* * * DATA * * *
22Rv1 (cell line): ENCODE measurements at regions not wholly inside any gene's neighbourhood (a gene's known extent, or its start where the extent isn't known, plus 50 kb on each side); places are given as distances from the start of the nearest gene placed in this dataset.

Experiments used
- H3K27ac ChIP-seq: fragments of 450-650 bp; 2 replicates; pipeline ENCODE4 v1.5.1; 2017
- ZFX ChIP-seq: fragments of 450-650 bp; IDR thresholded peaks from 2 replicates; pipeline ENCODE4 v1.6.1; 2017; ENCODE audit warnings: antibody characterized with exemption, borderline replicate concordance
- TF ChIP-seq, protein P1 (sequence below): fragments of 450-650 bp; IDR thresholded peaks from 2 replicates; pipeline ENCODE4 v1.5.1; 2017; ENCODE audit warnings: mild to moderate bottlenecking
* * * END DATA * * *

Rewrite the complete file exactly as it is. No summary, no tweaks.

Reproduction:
22Rv1 (cell line): ENCODE measurements at regions not wholly inside any gene's neighbourhood (a gene's known extent, or its start where the extent isn't known, plus 50 kb on each side); places are given as distances from the start of the nearest gene placed in this dataset.

Experiments used
- H3K27ac ChIP-seq: fragments of 450-650 bp; 2 replicates; pipeline ENCODE4 v1.5.1; 2017
- ZFX ChIP-seq: fragments of 450-650 bp; IDR thresholded peaks from 2 replicates; pipeline ENCODE4 v1.6.1; 2017; ENCODE audit warnings: antibody characterized with exemption, borderline replicate concordance
- TF ChIP-seq, protein P1 (sequence below): fragments of 450-650 bp; IDR thresholded peaks from 2 replicates; pipeline ENCODE4 v1.5.1; 2017; ENCODE audit warnings: mild to moderate bottlenecking